Mincha from Barley

Menachot (12:3) | Yisrael Bankier | 3 years ago

The Mishnah (12:3) teaches that if someone vowed to bring a mincha offering from barley flour, they must bring a regular mincha offering from fine wheat flour. The Bartenura explains that this is because a voluntary mincha offering only come from wheat. The Bartenura adds that the case in our Mishnah is where the person is informed of his error and confirms that had he known that only wheat flour could be used, he would have stipulated as such and still made the neder (vow). If however, he explains that with that knowledge he would have never made the neder, then he is exempt from bringing an offering.

The comments of the Bartenura are based on the Gemara (103a). The Gemara questions the Mishnah explaining that since people know that a mincha offering cannot be brought from barley, it should be considered as if the person is immediately retracting on the neder. The explanation brought by the Bartenura is the answer of R' Yochanan. There Chizkiya explains that this would only be the case if he stipulated that he wanted to bring the mincha from barley. If however, one stipulated that they wanted to bring the mincha from lentils, then it would not be a neder at all. The reason for this difference is that since there are mincha offering brought from barley (omer and sotah), there is room to think that the person did want to obligate themselves with a mincha offering. This is then clarified when asking them. Regarding lentils, from which no mincha offering is brought, there is no doubt.

Zeiri in the Gemara also limits the Mishnah. He explains that the neder is only binding if the person used the word "mincha" when stipulating the neder.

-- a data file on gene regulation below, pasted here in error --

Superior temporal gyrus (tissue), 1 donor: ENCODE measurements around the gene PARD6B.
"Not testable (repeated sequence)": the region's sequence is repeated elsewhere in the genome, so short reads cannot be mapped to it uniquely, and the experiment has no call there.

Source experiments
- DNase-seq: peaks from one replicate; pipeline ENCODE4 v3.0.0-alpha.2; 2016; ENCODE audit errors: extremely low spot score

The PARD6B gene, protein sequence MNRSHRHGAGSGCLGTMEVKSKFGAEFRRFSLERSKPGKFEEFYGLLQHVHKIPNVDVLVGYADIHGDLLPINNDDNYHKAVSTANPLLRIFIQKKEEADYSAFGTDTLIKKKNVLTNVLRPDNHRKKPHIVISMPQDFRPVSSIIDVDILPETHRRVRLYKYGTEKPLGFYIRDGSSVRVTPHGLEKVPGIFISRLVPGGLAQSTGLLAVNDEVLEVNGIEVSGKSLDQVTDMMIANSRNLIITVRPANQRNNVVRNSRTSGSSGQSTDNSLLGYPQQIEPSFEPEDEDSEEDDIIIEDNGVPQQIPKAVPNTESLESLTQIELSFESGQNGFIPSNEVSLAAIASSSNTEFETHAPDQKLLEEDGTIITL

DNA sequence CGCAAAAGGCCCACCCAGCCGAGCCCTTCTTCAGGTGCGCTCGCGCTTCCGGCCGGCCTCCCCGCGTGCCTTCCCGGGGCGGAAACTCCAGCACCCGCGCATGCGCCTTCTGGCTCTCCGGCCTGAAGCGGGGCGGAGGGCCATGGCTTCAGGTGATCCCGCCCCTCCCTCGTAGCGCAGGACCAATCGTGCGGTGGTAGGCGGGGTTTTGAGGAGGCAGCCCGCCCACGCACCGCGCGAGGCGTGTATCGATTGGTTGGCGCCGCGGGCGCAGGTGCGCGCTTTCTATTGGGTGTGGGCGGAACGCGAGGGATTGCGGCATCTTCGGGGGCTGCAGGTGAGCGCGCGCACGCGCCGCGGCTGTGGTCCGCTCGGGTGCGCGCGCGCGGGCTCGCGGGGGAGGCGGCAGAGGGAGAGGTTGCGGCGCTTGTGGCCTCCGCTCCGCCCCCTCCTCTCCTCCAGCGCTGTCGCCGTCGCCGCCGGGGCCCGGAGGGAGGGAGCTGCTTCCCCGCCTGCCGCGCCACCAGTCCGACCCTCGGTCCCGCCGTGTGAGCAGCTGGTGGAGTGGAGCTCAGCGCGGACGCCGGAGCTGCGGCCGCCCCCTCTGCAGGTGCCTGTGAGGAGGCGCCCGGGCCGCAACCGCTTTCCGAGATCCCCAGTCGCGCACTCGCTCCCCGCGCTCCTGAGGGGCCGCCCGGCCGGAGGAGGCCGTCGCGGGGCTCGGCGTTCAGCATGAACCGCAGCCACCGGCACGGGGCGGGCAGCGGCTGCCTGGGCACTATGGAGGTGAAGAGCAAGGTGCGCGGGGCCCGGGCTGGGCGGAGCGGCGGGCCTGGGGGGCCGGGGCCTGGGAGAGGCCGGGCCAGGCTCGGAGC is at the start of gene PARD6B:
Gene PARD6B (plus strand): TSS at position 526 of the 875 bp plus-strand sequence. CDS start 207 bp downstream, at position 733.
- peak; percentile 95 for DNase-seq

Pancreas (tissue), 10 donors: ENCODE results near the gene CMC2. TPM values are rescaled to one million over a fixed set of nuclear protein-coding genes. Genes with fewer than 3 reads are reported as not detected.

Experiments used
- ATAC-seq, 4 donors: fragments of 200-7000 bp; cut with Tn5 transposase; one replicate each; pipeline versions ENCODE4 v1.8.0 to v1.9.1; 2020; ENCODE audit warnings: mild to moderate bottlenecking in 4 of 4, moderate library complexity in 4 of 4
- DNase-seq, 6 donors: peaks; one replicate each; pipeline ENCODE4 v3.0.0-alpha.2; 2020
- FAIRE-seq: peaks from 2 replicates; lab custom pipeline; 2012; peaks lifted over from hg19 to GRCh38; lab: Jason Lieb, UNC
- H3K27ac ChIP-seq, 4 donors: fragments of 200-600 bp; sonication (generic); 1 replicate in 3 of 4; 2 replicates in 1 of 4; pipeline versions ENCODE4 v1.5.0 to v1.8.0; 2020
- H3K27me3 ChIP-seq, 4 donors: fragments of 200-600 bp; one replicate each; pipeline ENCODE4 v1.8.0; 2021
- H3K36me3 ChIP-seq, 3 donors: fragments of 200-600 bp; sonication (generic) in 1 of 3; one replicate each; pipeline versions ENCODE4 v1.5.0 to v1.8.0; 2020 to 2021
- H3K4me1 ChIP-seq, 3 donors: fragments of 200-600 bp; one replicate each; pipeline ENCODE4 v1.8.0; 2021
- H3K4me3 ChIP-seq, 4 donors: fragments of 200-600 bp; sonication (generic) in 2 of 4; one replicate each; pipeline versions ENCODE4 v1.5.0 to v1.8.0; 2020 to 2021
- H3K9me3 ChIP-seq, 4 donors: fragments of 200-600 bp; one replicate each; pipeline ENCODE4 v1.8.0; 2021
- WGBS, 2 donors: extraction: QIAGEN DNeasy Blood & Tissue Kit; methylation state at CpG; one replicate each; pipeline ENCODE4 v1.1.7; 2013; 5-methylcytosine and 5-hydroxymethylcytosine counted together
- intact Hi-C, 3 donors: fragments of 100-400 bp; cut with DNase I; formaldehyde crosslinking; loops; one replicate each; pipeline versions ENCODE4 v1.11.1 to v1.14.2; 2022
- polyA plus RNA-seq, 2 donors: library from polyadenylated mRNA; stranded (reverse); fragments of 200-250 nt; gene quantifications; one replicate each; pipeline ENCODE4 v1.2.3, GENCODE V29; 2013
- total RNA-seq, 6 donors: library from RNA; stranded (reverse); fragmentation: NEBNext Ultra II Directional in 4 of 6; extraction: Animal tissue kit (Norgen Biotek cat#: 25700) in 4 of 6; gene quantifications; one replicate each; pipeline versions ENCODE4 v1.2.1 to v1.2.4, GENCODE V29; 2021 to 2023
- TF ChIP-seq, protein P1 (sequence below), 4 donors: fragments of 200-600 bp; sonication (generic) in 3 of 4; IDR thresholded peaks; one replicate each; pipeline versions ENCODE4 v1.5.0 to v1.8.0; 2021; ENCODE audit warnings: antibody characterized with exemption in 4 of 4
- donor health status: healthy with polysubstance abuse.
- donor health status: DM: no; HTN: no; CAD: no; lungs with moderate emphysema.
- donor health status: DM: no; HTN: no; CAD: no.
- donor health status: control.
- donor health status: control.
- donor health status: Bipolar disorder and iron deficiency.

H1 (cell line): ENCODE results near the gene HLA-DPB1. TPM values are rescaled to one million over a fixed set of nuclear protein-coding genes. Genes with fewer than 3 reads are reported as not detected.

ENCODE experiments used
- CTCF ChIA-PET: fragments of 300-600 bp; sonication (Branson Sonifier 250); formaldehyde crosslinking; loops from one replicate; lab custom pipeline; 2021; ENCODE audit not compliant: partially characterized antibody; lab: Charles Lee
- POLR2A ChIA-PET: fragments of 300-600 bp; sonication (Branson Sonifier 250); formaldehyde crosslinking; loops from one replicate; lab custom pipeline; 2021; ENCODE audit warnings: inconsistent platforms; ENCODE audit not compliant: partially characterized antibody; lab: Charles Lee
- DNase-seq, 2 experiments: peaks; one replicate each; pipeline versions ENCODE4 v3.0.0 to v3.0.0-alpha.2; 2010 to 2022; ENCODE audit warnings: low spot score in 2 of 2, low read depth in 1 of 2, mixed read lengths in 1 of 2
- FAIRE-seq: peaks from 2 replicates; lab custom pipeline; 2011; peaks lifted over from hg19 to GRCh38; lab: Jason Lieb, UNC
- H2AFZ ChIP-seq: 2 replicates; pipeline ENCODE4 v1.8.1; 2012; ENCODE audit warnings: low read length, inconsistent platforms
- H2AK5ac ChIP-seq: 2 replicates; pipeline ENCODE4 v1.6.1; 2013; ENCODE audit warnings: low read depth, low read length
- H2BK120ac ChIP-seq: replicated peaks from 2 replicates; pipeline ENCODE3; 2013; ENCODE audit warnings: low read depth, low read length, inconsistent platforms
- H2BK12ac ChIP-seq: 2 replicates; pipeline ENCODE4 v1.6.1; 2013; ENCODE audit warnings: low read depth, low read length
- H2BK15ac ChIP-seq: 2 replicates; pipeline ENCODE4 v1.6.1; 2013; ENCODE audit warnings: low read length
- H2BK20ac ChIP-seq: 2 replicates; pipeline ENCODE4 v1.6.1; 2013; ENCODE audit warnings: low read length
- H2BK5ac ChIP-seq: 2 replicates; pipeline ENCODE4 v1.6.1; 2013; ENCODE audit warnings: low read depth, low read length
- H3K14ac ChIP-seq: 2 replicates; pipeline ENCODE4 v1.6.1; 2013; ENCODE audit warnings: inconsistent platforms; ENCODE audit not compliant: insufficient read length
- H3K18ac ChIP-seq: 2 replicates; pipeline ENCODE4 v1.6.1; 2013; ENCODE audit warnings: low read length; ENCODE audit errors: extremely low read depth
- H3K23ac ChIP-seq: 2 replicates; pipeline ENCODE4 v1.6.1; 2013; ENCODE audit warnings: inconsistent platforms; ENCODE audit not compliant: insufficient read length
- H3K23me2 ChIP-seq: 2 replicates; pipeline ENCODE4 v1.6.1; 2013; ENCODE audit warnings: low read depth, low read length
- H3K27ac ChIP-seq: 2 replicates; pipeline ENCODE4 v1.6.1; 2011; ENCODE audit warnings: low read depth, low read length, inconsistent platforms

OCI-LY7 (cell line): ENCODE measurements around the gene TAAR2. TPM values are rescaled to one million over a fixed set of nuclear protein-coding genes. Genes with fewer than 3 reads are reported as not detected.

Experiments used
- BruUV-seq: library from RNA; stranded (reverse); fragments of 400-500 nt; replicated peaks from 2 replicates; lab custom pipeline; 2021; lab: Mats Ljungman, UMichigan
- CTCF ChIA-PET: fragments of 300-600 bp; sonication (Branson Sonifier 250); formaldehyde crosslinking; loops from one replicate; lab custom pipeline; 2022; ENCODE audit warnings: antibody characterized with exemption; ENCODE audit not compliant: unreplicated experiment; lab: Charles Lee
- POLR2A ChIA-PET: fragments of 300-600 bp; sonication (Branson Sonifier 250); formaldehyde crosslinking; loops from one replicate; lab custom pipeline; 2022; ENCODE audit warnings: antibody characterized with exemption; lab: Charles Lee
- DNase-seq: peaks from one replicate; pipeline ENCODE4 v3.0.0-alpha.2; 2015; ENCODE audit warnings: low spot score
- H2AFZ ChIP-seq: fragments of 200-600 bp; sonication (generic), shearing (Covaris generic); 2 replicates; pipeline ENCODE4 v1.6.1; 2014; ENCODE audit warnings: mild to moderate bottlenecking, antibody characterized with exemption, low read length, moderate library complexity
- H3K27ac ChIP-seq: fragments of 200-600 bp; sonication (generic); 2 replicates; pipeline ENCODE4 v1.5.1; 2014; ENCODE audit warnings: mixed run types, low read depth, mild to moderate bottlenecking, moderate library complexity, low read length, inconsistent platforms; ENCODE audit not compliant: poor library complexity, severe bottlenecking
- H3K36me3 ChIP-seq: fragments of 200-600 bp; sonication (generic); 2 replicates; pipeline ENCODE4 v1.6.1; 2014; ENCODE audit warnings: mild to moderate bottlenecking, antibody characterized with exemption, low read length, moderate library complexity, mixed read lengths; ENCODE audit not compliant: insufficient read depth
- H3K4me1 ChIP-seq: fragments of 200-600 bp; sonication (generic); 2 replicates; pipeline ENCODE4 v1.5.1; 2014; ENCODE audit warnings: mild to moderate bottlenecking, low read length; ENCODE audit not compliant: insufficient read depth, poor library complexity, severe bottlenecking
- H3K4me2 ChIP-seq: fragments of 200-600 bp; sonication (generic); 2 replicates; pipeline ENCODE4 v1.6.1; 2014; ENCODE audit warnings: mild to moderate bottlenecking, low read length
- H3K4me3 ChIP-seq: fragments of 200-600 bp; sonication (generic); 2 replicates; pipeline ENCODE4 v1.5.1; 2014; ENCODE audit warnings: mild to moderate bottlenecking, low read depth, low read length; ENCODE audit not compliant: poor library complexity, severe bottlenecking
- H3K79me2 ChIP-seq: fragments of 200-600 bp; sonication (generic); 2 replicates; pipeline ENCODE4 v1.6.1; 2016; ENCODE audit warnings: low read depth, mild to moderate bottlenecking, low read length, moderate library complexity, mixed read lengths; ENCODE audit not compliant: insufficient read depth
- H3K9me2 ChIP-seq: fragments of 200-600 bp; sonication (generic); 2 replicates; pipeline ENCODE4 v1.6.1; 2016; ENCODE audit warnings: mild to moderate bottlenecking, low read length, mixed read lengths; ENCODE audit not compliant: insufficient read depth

The Rambam (Maaseh Korbanot 17:9) rules that if someone said they wanted to bring a "minchat se'orim" – a barley mincha – then he is exempt. If however he stipulated that he wanted to bring a mincha from barley, then whether he must bring a mincha depend on his response to the question described above. The Raavad however argues that in either case, the person is questioned. How do we understand the debate?1

The Chazon Yechezkel (12:3) cites the Rambam's commentary on the Mishnah who explains that if one stipulated that they want to bring a mincha from barley, they indeed wished to bring a mincha yet added conditions on that neder. If however one says that they wanted to bring a minchat se'orim, since there is no such mincha, the neder is meaningless.

The Chazon Yechezkel explains that according to the Rambam when person later would say, "had I know that a mincha can only be brought from wheat" then I would have stipulated it as such, that is not a declaration of a neder. How then does it help? He explains that the declaration annuls the condition to bring the mincha from barley that he made at the outset. To be clear, that would only work if he original declared that he want to bring a mincha offering from barley and not a minchat se'orim as described above.

According to the Raavad however, in both cases the validity of the neder depends on questioning him. The Chazon Yechezkel explains that the Raavad understands that when the person says "had I known…" it is considered as if he is then making a neder to bring the mincha offer as required. That being the case the difference between "minchat se'orim" and a mincha from barley is irrelevant, since his response does not build on the original declaration, but is considered a new neder on its own.

1 The Kesef Mishnah explains that they differ in their understanding of R' Zeiri. The Rambam understands that Zieri is building on the opinion of R' Yochanan, restricting it further. The Raavad however understands that Zeiri is commenting on the opinion of Chizkiya who originally maintained that the Mishnah was according to Beit Shammai. To explain, Beit Shammai maintain that the first words of a neder are already binding. Consequently, when one said the want to bring a mincha from barley, they were already obligated to bring the mincha once they uttered the word "mincha". Since however we do not rule according to the position of Beit Shammai, the Raavad does not bring this position in halacha.


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